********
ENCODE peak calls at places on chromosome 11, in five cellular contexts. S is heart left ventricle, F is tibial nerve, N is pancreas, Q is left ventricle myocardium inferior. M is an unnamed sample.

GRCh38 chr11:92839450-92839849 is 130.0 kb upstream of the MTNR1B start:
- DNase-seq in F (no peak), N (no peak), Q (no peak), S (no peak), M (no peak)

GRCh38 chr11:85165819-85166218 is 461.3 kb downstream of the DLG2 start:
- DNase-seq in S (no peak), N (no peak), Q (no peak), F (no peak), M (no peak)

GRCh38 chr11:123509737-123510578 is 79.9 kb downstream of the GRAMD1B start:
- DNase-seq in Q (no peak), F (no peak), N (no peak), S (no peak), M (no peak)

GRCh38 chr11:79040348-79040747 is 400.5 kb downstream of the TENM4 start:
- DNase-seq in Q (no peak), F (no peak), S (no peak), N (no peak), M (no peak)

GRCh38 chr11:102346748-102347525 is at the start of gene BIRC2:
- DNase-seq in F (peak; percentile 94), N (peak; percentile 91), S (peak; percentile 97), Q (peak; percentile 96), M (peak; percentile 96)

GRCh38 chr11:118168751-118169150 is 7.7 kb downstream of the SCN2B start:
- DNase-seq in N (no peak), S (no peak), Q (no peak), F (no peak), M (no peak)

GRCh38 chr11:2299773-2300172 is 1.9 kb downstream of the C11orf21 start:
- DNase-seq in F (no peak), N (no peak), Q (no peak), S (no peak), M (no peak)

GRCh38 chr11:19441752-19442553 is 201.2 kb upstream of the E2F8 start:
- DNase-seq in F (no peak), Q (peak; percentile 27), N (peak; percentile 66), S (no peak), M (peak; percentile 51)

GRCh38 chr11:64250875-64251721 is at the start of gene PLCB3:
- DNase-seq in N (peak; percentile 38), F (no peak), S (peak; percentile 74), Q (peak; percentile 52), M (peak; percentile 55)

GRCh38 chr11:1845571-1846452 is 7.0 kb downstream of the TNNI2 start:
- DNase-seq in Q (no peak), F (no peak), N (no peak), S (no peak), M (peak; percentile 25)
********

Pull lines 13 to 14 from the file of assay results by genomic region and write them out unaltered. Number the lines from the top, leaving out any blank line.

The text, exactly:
- DNase-seq in N (no peak), S (no peak), Q (no peak), F (no peak), M (no peak)

GRCh38 chr11:2299773-2300172 is 1.9 kb downstream of the C11orf21 start: